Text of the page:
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Column

Commission finally joins0th (oops) 21st century

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By GREG HAMILTON, Citrus Times Editor of Editorials

© St. Petersburg Times
published March 16, 2003


Giving your favorite county commissioner a piece of your mind just got a lot easier.

At long last, the commissioners have caught up to one of the technological wonders of the 21st century: e-mail. Can indoor plumbing be far behind?

At the urging of Commissioner Vicki Phillips, the county has set up e-mail addresses for the five commissioners. So what if it's only about a decade or so behind the rest of the world? Finally, the commissioners are wired and can experience the joy of spam.

Some of the commissioners have been reluctant to embrace the tools of the modern office, such as computers that are actually connected to the Internet. Mention the Web to them and they suggest that you call building maintenance to have them brushed out.

Their constituents, however, are becoming more comfortable with and adept at the new technologies. Many go online to do their own research of state laws, campaign finance reports and a host of other public records that are now only a few keystrokes away. This has led to a much more informed electorate and has made it harder for those officials inclined to play games with the public to cover their tracks by citing inapplicable statutes and rules.

Interested citizens now simply look it up themselves and unmask those shell games.

That puts them a leg up on their commissioners, who have computer terminals on their county office desks that are little more than word processors. If commissioners want to research, say, a property record or perhaps some pending legislation in Tallahassee, they must either get some other county employee to do it for them or use their home computer, if they happen to own one.

This makes for inefficiencies that Phillips hopes to have addressed when the commissioners and their staff move into the county courthouse in the coming months. One proposal is to have terminals, with Internet access, set up at each commissioner's seat in the commission chambers. This way, they could access documents during board discussions.

Imagine that, commissioners having relevant information at their fingertips as they make important decisions. Why, certain commissioners might even be tempted to look up the county's comprehensive plan (most of which is online now). This way, they'll know exactly which section their land-use decisions are violating.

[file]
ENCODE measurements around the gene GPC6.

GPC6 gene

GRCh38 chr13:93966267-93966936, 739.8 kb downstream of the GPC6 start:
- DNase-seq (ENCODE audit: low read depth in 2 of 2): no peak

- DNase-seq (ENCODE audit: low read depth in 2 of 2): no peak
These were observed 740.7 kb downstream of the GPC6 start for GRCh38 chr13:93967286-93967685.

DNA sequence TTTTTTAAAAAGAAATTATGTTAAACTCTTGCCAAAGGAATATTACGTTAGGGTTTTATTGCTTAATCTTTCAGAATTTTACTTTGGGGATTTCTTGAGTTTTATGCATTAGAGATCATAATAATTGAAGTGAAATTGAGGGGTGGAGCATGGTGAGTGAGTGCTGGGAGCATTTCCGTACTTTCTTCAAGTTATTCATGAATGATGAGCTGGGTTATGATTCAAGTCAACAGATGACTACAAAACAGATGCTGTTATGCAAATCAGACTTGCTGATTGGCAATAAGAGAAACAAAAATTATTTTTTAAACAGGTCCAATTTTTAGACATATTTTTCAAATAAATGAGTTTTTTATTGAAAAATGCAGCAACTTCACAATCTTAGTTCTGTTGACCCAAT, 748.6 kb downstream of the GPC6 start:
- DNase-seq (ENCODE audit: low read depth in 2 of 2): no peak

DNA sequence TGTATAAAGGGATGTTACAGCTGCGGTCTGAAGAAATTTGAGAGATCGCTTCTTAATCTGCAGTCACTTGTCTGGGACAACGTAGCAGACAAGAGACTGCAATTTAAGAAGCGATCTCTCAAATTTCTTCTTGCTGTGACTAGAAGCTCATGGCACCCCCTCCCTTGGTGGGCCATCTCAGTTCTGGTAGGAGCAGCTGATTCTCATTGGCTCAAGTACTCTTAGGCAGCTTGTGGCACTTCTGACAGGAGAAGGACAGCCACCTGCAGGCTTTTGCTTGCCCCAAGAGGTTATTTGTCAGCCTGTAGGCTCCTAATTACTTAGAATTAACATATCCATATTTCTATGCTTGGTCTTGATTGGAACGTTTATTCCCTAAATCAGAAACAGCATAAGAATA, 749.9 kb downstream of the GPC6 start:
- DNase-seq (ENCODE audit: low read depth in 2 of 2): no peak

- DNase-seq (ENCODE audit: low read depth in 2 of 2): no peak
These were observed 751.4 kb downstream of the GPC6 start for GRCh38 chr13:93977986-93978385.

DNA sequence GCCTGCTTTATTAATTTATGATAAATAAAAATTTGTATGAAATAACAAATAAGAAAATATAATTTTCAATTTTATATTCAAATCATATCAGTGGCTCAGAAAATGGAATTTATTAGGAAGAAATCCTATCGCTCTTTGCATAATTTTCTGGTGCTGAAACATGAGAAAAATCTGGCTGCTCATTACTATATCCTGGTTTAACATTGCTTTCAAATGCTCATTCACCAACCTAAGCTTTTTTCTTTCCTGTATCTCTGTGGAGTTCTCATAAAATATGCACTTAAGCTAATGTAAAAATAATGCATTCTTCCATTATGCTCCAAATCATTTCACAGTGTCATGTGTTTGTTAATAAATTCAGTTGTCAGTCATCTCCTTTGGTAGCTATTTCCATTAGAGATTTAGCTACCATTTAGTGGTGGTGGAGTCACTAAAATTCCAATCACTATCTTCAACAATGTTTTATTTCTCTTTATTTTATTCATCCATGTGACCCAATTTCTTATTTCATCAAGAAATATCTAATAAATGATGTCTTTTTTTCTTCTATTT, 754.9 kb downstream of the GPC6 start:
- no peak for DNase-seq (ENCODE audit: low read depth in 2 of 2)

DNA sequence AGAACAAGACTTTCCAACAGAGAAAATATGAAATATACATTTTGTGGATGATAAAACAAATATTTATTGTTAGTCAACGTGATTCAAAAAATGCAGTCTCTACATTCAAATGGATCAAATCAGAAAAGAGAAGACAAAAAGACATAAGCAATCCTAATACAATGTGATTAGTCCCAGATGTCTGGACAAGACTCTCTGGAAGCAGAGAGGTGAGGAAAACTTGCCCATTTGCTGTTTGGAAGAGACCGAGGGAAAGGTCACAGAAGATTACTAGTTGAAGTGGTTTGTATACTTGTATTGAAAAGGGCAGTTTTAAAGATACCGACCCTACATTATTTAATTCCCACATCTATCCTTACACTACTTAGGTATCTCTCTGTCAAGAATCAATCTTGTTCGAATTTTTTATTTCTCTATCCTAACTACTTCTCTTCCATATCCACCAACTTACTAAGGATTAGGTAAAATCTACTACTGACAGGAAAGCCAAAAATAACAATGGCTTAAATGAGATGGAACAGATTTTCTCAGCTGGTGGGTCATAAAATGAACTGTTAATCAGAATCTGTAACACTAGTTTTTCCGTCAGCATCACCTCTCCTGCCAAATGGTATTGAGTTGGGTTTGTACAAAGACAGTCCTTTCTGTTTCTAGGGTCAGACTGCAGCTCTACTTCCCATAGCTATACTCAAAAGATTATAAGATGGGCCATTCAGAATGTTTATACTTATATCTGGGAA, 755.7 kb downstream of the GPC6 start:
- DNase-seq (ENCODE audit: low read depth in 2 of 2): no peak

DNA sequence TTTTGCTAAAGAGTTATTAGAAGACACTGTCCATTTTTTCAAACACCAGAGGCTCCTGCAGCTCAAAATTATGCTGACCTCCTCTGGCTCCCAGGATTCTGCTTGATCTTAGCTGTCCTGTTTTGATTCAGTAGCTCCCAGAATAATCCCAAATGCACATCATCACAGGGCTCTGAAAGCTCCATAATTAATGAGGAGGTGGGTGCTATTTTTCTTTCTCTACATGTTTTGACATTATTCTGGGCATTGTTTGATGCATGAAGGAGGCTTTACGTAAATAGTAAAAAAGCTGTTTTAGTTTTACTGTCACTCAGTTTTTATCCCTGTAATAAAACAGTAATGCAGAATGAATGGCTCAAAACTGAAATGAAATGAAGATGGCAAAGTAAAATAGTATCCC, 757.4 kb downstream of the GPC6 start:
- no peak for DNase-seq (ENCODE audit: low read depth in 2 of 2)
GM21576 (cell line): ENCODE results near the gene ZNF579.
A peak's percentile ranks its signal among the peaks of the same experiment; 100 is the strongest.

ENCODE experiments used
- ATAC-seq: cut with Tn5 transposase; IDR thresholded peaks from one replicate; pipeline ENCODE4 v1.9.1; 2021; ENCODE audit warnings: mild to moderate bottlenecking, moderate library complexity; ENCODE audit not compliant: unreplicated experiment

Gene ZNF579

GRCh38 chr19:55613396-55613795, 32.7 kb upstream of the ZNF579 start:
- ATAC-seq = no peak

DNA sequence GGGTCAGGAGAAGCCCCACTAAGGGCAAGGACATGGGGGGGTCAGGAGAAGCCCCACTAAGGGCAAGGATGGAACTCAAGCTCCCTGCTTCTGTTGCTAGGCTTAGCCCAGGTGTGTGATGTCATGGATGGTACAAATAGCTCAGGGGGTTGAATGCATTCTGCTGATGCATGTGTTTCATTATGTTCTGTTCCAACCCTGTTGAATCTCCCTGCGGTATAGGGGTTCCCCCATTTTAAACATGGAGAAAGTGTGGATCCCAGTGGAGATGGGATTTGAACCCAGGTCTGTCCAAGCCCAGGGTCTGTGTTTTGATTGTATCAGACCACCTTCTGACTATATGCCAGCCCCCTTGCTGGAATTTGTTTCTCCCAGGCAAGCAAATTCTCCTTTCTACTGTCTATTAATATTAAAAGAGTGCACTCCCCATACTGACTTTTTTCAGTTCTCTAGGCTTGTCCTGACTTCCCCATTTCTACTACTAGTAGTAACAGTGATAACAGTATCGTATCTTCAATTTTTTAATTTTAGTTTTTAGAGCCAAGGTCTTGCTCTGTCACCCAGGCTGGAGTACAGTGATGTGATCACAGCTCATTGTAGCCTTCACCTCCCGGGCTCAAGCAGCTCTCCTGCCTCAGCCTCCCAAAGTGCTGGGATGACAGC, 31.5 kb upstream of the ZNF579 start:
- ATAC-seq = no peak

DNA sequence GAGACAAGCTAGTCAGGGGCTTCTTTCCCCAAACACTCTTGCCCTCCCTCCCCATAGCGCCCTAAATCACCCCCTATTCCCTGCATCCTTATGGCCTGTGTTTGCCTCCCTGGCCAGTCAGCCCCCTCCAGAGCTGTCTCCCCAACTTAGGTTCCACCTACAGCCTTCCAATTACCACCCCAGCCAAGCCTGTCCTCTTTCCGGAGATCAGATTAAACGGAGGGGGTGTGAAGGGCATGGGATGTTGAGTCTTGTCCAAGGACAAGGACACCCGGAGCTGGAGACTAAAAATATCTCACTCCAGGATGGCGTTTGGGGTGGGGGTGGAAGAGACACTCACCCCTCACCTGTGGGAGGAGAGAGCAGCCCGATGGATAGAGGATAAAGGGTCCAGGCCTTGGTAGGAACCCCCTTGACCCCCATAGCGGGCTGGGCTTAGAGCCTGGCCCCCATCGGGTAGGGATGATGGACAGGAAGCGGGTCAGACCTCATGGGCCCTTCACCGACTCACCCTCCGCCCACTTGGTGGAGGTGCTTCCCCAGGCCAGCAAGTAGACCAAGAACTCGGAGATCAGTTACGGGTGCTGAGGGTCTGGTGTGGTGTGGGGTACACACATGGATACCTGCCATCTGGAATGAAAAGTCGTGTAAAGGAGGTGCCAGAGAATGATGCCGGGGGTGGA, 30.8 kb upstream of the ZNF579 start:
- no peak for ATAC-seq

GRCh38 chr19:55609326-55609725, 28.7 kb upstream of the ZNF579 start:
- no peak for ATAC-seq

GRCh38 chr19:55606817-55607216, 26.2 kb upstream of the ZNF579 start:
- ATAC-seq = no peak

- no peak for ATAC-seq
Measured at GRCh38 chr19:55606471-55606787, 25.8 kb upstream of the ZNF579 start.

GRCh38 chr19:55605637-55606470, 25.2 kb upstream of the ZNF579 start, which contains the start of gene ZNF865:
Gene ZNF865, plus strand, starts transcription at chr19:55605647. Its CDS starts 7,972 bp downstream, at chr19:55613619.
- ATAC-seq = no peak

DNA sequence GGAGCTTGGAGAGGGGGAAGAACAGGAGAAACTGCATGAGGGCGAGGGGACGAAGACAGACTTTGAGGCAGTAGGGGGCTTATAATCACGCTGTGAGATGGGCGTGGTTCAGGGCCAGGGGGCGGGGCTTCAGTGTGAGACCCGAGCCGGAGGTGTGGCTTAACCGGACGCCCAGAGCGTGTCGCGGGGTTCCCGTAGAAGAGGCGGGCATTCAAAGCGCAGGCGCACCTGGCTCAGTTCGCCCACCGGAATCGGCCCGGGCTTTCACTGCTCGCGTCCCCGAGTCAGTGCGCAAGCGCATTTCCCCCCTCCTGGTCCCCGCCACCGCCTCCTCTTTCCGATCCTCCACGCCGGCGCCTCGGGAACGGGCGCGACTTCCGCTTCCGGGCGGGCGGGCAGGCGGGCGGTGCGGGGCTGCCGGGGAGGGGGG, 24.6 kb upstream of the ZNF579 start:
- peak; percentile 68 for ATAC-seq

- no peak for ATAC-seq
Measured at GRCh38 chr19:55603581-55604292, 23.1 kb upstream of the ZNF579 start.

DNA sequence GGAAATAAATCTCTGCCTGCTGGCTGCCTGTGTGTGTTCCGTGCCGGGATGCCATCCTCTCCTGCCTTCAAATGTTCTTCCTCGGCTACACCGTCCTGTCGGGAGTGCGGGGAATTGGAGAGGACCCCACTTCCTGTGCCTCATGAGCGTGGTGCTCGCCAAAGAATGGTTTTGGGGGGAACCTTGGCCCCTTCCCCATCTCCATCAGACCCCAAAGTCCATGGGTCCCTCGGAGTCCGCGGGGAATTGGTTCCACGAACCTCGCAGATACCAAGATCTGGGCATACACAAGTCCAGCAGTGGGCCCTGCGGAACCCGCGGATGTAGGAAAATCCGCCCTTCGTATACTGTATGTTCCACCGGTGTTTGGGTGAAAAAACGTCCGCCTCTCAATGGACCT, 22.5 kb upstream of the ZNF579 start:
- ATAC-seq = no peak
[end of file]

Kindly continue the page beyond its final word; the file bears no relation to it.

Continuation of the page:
The real fun, however, will come when the public starts sending their thoughts via e-mail. A good many citizens who otherwise might not bother communicating with their elected officials because of the inconvenience of making a phone call (leaving a message and hoping for a call back) or using the good ol' snail mail (37 cents and a few days' lag time) can now bombard the commissioners in real time.

Residents can watch the weekly commission meetings at home and fire off e-mails on each agenda item, as well as those special "surprise" issues that sometimes pop up during the meetings. Talk about interactive government!

The e-mails, by the way, go to the commission staff first, where they are printed out and placed in the commissioner's file. Like all correspondence with the county, e-mails are public record, so they must be made available to nosey reporters and any other member of the public. Commissioners won't be able to violate the Sunshine Law by sending secret e-mails to each other (not that any of our commissioners would ever dream of communicating in private with each other or certain senior staffers).

After his recent re-election, Commissioner Chairman Jim Fowler said he wanted to improve communications with citizens of the county. Here's your chance to take him up on that offer. His e-mail address is: Jim.Fowler@bocc.citrus.fl.us.

The other addresses follow the same basic structure:

Vicki.Phillips@bocc.citrus.fl.us

Josh.Wooten@bocc.citrus.fl.us

Gary.Bartell@bocc.citrus.fl.us and

Roger.Batchelor@bocc.citrus.fl.us.

And remember, writing a message ENTIRELY IN CAPITAL LETTERS, while an effective way to release tension and to create emphasis, is considered poor e-mail etiquette.

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